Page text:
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Compensatory Effect between Aortic Stiffening and Remodelling during Ageing.

Guala A, Camporeale C, Ridolfi L - PLoS ONE (2015)

Bottom Line: These two degenerative processes however, have different impacts on the arterial wave pattern.They both tend to compensate for each other, thus reducing the detrimental effect they would have had if they had arisen individually.This remarkable compensatory mechanism is investigated by a validated multi-scale model, with the aim to elucidate how aortic stiffening and remodelling quantitatively impact the complex interplay between forward and reflected backward waves in the arterial network.

View Article: PubMed Central - PubMed

Affiliation: DIATI, Politecnico di Torino, Torino, Italy.

ABSTRACT
The arterial tree exhibits a complex spatio-temporal wave pattern, whose healthy behaviour depends on a subtle balance between mechanical and geometrical properties. Several clinical studies demonstrated that such a balance progressively breaks down during ageing, when the aorta stiffens and remodels by increasing its diameter. These two degenerative processes however, have different impacts on the arterial wave pattern. They both tend to compensate for each other, thus reducing the detrimental effect they would have had if they had arisen individually. This remarkable compensatory mechanism is investigated by a validated multi-scale model, with the aim to elucidate how aortic stiffening and remodelling quantitatively impact the complex interplay between forward and reflected backward waves in the arterial network. We focus on the aorta and on the pressure at the ventricular-aortic interface, which epidemiological studies demonstrate to play a key role in cardiovascular diseases.

No MeSH data available.


Related in: MedlinePlus

Left: Systolic pressure along the aorta at different ages. From top to down: (a) physiologic ageing, (b) ageing without increase of pulse wave velocity and (c) ageing without plastic geometric remodelling. Distances are normalized to aortic length. From 20 to 80 years of age, with 10 years step. The darker the younger (see arrows). Right: characteristic impedance at different ages along the aorta (the inset shows aortic root values with age)(d), LV work during ageing (e) and LV pressure-volume loops at 80 years old (f) for complete ageing (continuous line) and in the absence of arterial stiffening (dashed line) and remodelling (dotted line).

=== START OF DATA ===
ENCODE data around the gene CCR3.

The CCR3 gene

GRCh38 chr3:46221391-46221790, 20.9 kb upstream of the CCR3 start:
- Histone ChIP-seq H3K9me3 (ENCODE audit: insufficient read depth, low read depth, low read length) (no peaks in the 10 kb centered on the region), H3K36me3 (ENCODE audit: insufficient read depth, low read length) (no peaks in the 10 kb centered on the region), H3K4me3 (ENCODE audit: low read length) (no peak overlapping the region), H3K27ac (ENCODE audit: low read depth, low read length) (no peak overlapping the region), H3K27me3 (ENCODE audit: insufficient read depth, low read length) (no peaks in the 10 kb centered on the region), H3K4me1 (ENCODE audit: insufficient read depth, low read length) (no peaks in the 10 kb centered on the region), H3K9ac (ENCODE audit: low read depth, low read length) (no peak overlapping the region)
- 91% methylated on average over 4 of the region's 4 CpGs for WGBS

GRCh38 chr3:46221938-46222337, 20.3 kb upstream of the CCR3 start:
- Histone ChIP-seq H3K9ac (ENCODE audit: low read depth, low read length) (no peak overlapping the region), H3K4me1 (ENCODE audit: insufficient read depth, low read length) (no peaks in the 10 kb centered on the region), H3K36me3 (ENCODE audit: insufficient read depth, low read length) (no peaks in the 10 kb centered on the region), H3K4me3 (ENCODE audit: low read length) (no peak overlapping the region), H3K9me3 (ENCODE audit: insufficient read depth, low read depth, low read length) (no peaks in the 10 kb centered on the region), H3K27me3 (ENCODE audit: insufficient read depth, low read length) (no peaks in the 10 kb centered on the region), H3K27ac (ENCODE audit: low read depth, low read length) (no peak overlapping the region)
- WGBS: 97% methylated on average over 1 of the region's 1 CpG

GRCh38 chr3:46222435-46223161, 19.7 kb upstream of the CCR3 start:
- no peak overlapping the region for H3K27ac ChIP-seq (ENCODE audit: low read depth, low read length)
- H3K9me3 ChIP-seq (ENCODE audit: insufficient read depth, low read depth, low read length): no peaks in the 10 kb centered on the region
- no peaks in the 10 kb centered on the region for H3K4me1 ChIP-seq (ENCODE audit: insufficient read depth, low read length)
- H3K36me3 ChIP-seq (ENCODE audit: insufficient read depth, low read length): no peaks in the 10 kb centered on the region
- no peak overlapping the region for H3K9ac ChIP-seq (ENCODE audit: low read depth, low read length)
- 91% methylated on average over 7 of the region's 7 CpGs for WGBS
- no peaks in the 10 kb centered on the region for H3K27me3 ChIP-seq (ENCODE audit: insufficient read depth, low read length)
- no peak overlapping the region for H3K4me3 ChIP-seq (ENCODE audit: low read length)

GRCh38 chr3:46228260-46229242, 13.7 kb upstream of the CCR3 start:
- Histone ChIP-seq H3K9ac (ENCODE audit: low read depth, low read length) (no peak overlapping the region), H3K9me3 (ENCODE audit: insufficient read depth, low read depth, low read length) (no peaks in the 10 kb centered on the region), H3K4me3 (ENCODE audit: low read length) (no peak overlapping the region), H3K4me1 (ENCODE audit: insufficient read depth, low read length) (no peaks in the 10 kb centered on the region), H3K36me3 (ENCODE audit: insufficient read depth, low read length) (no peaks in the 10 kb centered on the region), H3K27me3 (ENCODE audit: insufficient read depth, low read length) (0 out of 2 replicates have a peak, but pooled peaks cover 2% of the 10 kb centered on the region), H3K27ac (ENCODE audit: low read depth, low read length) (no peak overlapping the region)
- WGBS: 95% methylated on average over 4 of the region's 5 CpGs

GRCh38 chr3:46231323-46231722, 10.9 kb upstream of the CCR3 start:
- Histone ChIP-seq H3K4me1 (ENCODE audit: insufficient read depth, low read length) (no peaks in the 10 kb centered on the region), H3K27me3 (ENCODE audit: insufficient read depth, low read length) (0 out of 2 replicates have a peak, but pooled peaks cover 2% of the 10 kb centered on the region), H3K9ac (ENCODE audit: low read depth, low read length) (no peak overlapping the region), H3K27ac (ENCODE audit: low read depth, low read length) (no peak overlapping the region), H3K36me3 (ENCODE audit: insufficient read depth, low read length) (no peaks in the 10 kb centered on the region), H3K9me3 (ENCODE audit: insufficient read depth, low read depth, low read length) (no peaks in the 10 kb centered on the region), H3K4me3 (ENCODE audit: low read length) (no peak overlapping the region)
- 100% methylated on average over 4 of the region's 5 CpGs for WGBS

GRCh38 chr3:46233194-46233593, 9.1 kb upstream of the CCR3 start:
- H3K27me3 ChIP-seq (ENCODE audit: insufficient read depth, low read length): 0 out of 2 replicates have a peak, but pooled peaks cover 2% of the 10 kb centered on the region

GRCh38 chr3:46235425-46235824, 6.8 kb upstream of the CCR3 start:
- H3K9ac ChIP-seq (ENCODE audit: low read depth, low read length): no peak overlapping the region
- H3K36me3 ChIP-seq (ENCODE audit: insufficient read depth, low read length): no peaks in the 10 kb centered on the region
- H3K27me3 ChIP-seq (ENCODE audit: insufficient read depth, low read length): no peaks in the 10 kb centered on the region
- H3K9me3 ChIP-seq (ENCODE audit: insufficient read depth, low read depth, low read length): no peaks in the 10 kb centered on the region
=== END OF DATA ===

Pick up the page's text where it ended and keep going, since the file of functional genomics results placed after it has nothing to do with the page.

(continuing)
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pone.0139211.g003: Left: Systolic pressure along the aorta at different ages. From top to down: (a) physiologic ageing, (b) ageing without increase of pulse wave velocity and (c) ageing without plastic geometric remodelling. Distances are normalized to aortic length. From 20 to 80 years of age, with 10 years step. The darker the younger (see arrows). Right: characteristic impedance at different ages along the aorta (the inset shows aortic root values with age)(d), LV work during ageing (e) and LV pressure-volume loops at 80 years old (f) for complete ageing (continuous line) and in the absence of arterial stiffening (dashed line) and remodelling (dotted line).

Mentions: Fig 3 focuses on the effects of ageing along the aorta. As already shown by Pedley [35], systolic pressure increases downstream, but key features become apparent when ageing is properly modelled. Coherently with in-vivo observations [43–45], simulations highlight a local peak at the thoracic aorta for young people (see Fig 3a). This aspect has so far been unexplored and has two causes. Firstly, aorta tapering entails an increment of the characteristic impedance moving away from the heart: in fact, Fig 3d shows an eight-fold increase of ZC from the root to the abdominal section, especially marked at thoracic sections [43]. A large amount of diffused reflections are thus generated at the thoracic aorta, and add to forward waves enhancing the amplification just upstream from this region. Secondly, backward pressure waves from the iliac bifurcation encounter a progressive reduction of characteristic impedance at the thoracic segment, which generates diffuse negative re-reflections that propagate downstream, reducing pressure after the peak. This second cause is mirrored for forward waves in the negative reflection coefficient of the renal bifurcations (Fig 2a–2c). In summary, negative reflected waves are subtracted from forward waves after the thoracic section, contributing to the local minimum.